Mark Witaschek was found guilty in a DC court of illegal possession of ammunition for having some spent cartridges and muzzleloader bullets (Photo credit: Washington Times)
After a two year legal battle with the District of Columbia, recreational hunter Mark Witaschek was found guilty Wednesday of possessing illegal “ammunition” in the form of muzzleloader bullets.
This comes after a search of Witaschek’s home in 2012 by D.C. police turned up an inert shotgun shell, a spent shell casing and a box of muzzleloader bullets. The search was in response to a complaint from his estranged ex-wife. He now faces a $50 fine and must enroll with the Metropolitan Police Department’s firearm offenders’ registry.
Although a hunter, Witaschek stores his firearms with his sister in Virginia and therefore does not have a registration certificate for guns inside the D.C. area. According to the District’s gun laws, you must be a holder of the valid registration certificate for a firearm of the same gauge or caliber as any ammunition in your possession.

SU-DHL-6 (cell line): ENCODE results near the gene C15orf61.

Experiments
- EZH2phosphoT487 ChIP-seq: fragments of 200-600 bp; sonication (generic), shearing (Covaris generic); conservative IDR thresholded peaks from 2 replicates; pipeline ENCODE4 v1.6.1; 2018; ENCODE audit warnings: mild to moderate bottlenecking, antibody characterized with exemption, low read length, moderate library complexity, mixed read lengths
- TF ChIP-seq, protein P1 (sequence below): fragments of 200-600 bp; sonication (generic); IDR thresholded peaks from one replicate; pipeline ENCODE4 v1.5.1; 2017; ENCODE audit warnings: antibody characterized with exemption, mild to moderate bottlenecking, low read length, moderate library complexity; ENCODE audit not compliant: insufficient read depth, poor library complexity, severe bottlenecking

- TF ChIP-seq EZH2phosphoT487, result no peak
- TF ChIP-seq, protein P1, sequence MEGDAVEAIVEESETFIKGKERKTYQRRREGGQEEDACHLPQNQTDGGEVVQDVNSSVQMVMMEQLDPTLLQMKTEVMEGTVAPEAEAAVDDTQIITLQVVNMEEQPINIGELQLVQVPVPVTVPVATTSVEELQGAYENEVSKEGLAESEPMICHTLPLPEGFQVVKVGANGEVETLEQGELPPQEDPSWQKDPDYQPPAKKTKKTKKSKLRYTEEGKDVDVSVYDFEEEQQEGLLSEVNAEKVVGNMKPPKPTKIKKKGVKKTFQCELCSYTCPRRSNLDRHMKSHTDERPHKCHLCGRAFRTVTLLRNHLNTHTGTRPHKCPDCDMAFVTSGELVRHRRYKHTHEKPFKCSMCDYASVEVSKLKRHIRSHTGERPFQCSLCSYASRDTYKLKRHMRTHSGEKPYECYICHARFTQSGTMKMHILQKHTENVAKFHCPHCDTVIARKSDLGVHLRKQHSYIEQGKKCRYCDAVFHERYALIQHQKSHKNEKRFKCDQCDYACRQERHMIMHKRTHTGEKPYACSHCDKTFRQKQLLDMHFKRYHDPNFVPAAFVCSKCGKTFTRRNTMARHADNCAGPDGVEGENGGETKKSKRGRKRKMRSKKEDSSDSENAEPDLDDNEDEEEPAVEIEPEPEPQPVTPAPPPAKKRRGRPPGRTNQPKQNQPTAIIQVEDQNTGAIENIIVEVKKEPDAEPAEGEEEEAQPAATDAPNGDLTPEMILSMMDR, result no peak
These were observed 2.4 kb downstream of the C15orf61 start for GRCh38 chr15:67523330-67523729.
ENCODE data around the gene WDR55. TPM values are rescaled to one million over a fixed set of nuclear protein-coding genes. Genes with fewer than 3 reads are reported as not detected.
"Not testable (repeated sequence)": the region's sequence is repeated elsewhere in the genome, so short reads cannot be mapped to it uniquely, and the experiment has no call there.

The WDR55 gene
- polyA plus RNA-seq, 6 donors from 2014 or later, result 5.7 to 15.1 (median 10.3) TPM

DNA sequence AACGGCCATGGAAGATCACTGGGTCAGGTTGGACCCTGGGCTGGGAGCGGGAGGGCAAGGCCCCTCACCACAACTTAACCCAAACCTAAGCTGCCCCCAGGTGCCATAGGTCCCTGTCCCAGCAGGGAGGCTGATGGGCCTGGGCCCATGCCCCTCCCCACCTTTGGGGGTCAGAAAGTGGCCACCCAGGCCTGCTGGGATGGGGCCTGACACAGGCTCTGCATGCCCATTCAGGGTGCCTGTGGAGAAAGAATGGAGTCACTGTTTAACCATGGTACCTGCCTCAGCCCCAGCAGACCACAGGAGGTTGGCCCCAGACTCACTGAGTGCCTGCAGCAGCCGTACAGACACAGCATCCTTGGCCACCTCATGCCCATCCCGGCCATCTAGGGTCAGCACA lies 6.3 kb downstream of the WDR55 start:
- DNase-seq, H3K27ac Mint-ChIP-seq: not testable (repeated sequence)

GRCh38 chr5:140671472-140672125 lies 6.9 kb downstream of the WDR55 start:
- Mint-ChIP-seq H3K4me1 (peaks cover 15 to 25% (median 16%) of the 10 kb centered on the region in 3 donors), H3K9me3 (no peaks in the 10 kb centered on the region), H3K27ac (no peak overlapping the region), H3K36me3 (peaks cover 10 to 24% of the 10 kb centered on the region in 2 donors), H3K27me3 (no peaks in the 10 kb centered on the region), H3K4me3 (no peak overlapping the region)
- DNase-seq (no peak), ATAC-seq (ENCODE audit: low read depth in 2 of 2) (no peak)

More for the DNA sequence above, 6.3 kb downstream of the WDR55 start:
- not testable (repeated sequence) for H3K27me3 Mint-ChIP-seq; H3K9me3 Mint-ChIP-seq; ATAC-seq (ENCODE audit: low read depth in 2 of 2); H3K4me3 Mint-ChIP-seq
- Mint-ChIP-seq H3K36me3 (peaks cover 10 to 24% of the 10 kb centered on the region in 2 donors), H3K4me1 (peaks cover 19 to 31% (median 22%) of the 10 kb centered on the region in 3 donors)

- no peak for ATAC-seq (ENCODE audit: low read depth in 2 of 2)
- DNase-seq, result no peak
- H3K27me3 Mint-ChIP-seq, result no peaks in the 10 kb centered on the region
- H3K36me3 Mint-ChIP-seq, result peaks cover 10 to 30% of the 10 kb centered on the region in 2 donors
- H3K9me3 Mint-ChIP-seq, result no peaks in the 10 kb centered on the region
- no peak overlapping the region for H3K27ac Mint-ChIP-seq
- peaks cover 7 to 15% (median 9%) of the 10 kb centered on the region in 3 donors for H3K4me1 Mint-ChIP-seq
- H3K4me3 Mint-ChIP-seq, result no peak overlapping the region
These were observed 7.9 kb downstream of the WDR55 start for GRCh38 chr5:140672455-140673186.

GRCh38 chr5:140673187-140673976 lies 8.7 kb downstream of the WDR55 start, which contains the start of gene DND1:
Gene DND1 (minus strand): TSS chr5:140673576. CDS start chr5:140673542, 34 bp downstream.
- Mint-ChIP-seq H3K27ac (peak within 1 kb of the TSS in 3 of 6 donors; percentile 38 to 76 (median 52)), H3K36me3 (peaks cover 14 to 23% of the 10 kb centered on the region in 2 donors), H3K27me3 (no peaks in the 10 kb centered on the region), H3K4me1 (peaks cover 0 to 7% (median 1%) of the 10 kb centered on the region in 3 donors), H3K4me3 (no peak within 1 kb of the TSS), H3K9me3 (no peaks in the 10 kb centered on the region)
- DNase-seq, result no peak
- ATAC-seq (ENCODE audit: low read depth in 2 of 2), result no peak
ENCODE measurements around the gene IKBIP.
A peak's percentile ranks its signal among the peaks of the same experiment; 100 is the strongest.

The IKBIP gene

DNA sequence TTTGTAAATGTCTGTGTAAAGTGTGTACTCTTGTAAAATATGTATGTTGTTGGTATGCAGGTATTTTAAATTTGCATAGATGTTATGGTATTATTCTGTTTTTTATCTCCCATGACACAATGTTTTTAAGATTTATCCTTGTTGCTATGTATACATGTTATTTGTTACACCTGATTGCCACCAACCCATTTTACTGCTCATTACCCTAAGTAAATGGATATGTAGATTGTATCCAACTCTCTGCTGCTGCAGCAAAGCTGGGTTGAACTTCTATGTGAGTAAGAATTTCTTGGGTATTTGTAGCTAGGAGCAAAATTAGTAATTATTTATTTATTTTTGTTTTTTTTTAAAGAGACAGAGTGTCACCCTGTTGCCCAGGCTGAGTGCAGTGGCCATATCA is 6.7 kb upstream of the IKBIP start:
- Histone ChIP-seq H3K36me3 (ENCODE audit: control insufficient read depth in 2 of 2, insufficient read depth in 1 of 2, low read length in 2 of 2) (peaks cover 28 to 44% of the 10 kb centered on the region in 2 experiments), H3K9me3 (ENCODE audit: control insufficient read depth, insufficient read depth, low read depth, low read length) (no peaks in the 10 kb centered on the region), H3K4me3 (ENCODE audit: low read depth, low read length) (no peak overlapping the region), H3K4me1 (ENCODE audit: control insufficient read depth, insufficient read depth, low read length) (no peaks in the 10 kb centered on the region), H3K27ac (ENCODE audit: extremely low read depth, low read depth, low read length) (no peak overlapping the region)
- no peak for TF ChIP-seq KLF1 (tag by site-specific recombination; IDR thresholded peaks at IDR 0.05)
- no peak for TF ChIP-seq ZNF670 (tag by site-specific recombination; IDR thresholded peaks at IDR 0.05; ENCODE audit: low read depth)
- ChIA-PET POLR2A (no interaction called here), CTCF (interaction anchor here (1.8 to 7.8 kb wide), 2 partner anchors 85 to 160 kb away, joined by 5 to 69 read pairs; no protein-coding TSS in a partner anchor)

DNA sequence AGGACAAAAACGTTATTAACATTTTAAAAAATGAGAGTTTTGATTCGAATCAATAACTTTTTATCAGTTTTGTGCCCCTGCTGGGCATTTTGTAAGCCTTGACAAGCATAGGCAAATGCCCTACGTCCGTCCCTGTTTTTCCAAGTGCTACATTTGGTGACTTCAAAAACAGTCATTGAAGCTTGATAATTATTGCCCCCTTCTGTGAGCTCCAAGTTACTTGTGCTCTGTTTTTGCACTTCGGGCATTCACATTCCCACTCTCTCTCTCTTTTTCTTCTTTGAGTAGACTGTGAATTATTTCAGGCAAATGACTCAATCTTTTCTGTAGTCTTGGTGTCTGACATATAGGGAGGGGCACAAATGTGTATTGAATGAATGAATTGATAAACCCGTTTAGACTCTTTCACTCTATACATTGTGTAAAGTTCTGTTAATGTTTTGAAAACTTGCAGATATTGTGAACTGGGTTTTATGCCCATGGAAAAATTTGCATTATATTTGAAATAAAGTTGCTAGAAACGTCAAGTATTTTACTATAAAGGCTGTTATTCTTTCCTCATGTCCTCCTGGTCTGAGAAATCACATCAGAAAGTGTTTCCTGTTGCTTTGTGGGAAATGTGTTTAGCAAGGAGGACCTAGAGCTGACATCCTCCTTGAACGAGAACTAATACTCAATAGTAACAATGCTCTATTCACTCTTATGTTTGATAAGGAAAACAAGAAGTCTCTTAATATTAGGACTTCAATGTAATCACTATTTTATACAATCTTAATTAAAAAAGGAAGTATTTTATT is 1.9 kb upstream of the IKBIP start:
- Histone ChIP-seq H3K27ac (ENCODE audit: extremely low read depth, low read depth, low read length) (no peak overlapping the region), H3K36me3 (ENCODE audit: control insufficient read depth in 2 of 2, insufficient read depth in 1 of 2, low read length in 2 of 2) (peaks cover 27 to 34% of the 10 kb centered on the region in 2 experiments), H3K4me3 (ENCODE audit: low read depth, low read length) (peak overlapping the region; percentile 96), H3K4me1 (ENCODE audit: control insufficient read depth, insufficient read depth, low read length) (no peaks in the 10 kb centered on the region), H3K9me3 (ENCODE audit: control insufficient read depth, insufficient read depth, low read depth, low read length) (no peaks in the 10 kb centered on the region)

The evidence presented against Witaschek included a 12-gauge shell that had failed to go off on a hunt that he kept as a souvenir, a spent .270 Winchester shell casing, and a box of .45 caliber Knight muzzleloader bullets with plastic sabots. The muzzleloader bullets were nothing more than inert lead and copper slugs without primer or propellant and suitable for use in only antique or replica firearms.
In an earlier search, D.C. Metro Police confiscated a Civil War-era Colt antique revolver from Witaschek’s desk drawer.
Under the Gun Control Act of 1968, the framework for modern gun laws in the U.S., muzzleloaders do not fit the description of a modern firearm since they cannot fire conventional ammunition, and thus are not generally regulated. Even in the District of Columbia, residents are allowed to purchase and possess black powder primitive firearms without a license.
Nonetheless, since Witaschek had what D.C. Superior Court Judge Robert E. Morin considered to be “ammunition” in his possession without having a gun registered in the District, he was found guilty.
“I run the risk of losing my job, my occupation, as a result of this conviction,” Witaschek, a financial adviser with no criminal record, asked Morin before sentencing. “I ask the court not to add to that burden of what’s already been done to my life over the last two years.”
Witaschek’s attorney, Howard X. McEachern, plans to appeal the decision.